About

What is THATCamp CAA 2015?
An unconference for artists and art historians held in association with the College Art Association’s annual conference. See below for more on the notion of an unconference. This year we are highlighting new media art and critical making as a focus.  The event is being convened by Joyce Rudinsky, UNC-Chapel Hill and Victoria Szabo, Duke University.

When is it?
Monday February 9 and Tuesday, February 10, the days immediately preceding the CAA annual conference for 2015.

Where is it?
All THATCamp CAA sessions will be held at the New York Hilton Midtown at 1335 Avenue of the Americas, New York, NY. See the Map page for the location.

How much does it cost?
THATCamp CAA is free to attend.

Who should attend?
Anyone can attend THATCamp CAA; it is open to the public. You do not have to be registered for the CAA annual conference to attend. Registration is capped at 100 participants. This year we especially encourage artists to attend, although art historians and members of other disciplines are also welcome. Our goal is to include artists, designers, scholars, historians, theoreticians, librarians, educators, and students in the discussion.

How is the program determined?
The majority of the unconference program is determined by registered participants on the day of the event. Although a few sessions (such as skills workshops or a single keynote address) may be scheduled beforehand, the program is otherwise left blank until the event begins. Participants are asked to propose sessions beforehand, and in the first session on the first day of the unconference, a facilitator will guide the whole group through creating a program for the rest of the event by hearing about and discussing the proposals, determining when and where to hold the proposed sessions, and if necessary conducting a vote on proposed sessions to determine which ones will be on the program.

What is a THATCamp?
THATCamp stands for “The Humanities and Technology Camp.” It is an unconference: an open, inexpensive meeting where humanists and technologists of all skill levels learn and build together in sessions proposed on the spot. An unconference is to a conference what a seminar is to a lecture, what a party at your house is to a church wedding, what a pick-up game of Ultimate Frisbee is to an NBA game, what a jam band is to a symphony orchestra: it’s more informal and more participatory. Here are the key characteristics of a THATCamp:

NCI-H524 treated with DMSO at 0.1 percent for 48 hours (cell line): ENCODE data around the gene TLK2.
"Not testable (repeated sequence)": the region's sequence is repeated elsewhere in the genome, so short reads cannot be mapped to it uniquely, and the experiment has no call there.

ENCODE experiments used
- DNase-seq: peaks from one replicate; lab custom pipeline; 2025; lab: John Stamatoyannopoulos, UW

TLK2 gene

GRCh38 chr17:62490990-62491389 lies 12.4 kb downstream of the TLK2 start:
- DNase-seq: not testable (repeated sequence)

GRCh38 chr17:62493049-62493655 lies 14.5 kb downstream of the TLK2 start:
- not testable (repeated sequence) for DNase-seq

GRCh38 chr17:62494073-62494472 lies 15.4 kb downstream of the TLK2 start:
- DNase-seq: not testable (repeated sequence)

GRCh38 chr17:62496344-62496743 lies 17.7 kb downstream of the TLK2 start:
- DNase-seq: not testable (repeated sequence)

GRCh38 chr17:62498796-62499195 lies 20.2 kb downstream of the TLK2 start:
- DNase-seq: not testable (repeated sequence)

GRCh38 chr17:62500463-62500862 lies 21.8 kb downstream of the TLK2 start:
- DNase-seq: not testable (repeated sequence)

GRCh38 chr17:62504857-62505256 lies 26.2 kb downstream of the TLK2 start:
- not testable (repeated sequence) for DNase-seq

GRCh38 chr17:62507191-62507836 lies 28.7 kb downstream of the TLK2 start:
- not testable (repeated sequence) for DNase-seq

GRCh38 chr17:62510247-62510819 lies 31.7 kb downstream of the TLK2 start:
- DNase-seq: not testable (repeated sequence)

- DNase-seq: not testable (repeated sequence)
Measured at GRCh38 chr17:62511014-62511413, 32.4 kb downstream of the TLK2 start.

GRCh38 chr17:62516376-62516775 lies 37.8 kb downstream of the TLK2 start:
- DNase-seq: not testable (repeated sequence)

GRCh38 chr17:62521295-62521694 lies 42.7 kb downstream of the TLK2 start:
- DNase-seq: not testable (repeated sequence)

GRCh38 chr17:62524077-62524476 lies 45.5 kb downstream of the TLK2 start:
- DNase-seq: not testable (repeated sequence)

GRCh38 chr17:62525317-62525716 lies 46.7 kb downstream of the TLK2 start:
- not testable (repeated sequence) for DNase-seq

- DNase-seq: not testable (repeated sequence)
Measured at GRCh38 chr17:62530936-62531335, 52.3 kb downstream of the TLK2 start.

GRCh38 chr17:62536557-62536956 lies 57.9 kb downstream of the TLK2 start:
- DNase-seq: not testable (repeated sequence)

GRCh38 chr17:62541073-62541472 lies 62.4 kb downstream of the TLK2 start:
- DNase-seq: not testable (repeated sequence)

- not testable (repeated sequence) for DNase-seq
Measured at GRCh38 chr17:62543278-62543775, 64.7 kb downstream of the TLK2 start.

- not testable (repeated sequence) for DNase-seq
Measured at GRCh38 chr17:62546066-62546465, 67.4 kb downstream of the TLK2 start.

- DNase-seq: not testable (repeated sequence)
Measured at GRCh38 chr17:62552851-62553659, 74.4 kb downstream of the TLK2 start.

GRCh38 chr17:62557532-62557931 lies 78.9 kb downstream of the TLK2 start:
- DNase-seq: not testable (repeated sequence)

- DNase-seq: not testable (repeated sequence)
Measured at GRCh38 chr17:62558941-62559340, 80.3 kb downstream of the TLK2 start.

• It’s collaborative: there are no spectators at a THATCamp. Everyone participates, including in the task of setting an agenda or program by proposing sessions.
  • It’s informal: there are no lengthy proposals, papers, presentations, or product demos. The emphasis is on productive, collegial work or free-form discussion.
  • It’s spontaneous and timely, with the agenda / schedule / program being mostly or entirely created by all the participants.
  • It’s productive: participants are encouraged to use session time to create, build, write, hack, and solve problems.
  • It’s lightweight and inexpensive to organize: we generally estimate that a THATCamp takes about 100 hours over the course of six months and about $4000.
  • It’s not-for-profit and either free or inexpensive (under $30) to attend: it’s funded by small sponsorships, donations of space and labor, and by passing the hat around to the participants.
  • It’s small, having anywhere from 25 or 50 to about 150 participants: most THATCamps aim for about 75 participants.
  • It’s non-hierarchical and non-disciplinary and inter-professional: THATCamps welcome graduate students, scholars, librarians, archivists, museum professionals, developers and programmers, K-12 teachers, administrators, managers, and funders as well as people from the non-profit sector, people from the for-profit sector, and interested amateurs. The topic “the humanities and technology” contains multitudes.
  • It’s open and online: participants make sure to share their notes, documents, pictures, and other materials from THATCamp discussions before and after the event on the web and via social media.
  • It’s fun, intellectually engaging, and a little exhausting.

What is an “unconference”?

The shortest answer is this: an unconference is a highly informal conference. Two differences are particularly notable. First, at an unconference, the program isn’t set beforehand: it’s created on the first day with the help of all the participants rather than beforehand by a program committee. Second, at an unconference, there are no presentations — all participants in an unconference are expected to talk and work with fellow participants in every session. An unconference is to a conference what a seminar is to a lecture; going to an unconference is like being a member of an improv troupe where going to a conference is (mostly) like being a member of an audience. Unconferences are also free or cheap and open to all. For more information, see Wikipedia’s entry on the unconference.

Some say that the first unconference was BarCamp, which is the model for THATCamp. Read more about BarCamp at barcamp.orgradar.oreilly.com/2005/08/bar-camp.html, and en.wikipedia.org/wiki/BarCamp.

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